Staff often go above and beyond expectations to support pupils. During lockdown, school staff changed their working hours in order to support pupils more effectively in the evening. A key priority for staff and leaders is developing confidence and resilience. Supporting pupils to make decisions about their future is a key component of the key stage 4 curriculum.

As well as a small beauty salon school, leaders have recently taken over a café across the road from the school. Pupils currently take turns to prepare lunchtime meals. Plans are also in place to open the café to the public so that pupils can gain experience in the catering industry.

Pupils learn about other cultures and religions by visiting places of worship and through debate and discussion in school.

The PSHE curriculum helps pupils learn how to recognise inappropriate behaviour in others. They also learn the impact of their own behaviour on others. This includes discussions on issues including healthy relationships and sexual consent.

The school ensures that pupils have access to an independent careers adviser, who offers pupils information, advice and guidance. School leaders are also planning to increase the independent guidance for pupils by training and appointing an in-house careers guidance lead.

The school proprietor takes a hands-on approach to the leadership and management of the school. This enables the proprietor to have a clear view of the strengths and weaknesses of the school and to set appropriate targets to bring about improvement.

Staff say that they feel well supported by the leadership team. They know that they can ask for help if their workload is too heavy. They also appreciate the mental health support they are offered through Well-being Wednesdays.


The school’s safeguarding policy is on the company’s website and makes reference to the latest government guidance, Keeping Children Safe in Education 2021.The school has trained three designated safeguarding leads (DSLs) for the school. This ensures that there is a DSL on site at all times.

Leaders make sure that school is a safe place for all pupils. Staff work closely with other agencies to ensure that pupils in need receive the relevant help they need.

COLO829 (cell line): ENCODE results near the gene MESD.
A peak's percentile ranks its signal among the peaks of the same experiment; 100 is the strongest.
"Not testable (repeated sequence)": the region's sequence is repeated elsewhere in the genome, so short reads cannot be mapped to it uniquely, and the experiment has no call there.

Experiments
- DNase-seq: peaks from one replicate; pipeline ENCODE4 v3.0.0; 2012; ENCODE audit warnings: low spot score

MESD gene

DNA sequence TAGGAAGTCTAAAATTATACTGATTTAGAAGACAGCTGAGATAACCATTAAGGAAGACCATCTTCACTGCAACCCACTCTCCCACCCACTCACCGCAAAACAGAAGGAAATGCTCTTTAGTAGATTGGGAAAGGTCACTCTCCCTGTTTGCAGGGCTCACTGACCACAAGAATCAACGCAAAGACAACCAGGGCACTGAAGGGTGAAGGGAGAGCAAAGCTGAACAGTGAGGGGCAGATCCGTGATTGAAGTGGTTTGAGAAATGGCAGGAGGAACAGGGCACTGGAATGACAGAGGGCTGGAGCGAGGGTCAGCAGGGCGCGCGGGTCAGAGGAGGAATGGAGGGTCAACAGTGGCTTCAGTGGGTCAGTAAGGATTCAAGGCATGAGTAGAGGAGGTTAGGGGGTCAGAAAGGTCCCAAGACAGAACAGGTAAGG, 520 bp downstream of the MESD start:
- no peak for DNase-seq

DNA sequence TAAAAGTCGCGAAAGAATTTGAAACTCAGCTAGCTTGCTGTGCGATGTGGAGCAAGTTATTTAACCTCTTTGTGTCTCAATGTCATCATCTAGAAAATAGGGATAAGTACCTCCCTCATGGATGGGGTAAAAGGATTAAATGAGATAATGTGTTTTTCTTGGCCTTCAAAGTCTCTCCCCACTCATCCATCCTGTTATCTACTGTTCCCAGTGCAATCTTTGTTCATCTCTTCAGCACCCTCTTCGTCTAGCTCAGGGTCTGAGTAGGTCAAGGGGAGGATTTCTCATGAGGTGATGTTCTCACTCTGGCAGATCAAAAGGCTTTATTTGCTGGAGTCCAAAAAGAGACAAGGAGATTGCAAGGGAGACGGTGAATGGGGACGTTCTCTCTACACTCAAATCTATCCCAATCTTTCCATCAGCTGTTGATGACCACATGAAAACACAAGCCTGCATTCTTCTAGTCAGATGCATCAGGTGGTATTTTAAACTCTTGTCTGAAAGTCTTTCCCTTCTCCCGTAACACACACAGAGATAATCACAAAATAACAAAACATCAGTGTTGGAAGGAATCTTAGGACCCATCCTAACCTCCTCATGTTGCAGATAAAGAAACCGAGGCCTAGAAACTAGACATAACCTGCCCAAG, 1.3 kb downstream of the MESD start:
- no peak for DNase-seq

At the time of the inspection, a new system had very recently been put in place to record safeguarding information. Records were in two places as data was transferred. However, data was safe when files were scrutinised.

Leaders were also clear about safer recruitment processes. Records showed that all staff had been subject to the correct and relevant checks before their employment had begun.

What does the school need to do to improve?

? The school delivers a broad curriculum, designed to meet the needs of the current cohort of Year 11 pupils. Most subjects in the curriculum are sequenced to allow pupils to build on their knowledge and skills. The exception is science, where the curriculum does not allow pupils to develop knowledge and skills sequentially. This is because the curriculum currently delivered is in three single units which do not link. This approach reduces pupils’ opportunities to study science at a higher level in the future. Science staff are not aware of pupils’ starting points or gaps in their knowledge. Introducing a more structured curriculum alongside a system to check on pupils’ current levels of understanding will enable school staff to tailor the science curriculum more carefully to individual pupils’ needs. This would enable pupils to build on their previous knowledge and to learn and remember more. ? Incidents of difficult behaviour are logged by school leaders. Records are kept for each child. However, the information contained in the behaviour logs is not used for monitoring and evaluating behaviour incidents across the school. For example, at the time of the inspection, leaders were unsure of the exact number of incidents of difficult behaviour in the previous term. Information such as this can be used by leaders to monitor behaviour overall as well as to ascertain the underlying causes of difficult behaviour. School leaders agree that the current system does not record data effectively. They also accept that a system which logged behaviour by type and time would aid the development of a more effective approach to monitoring pupils’ behaviour over time.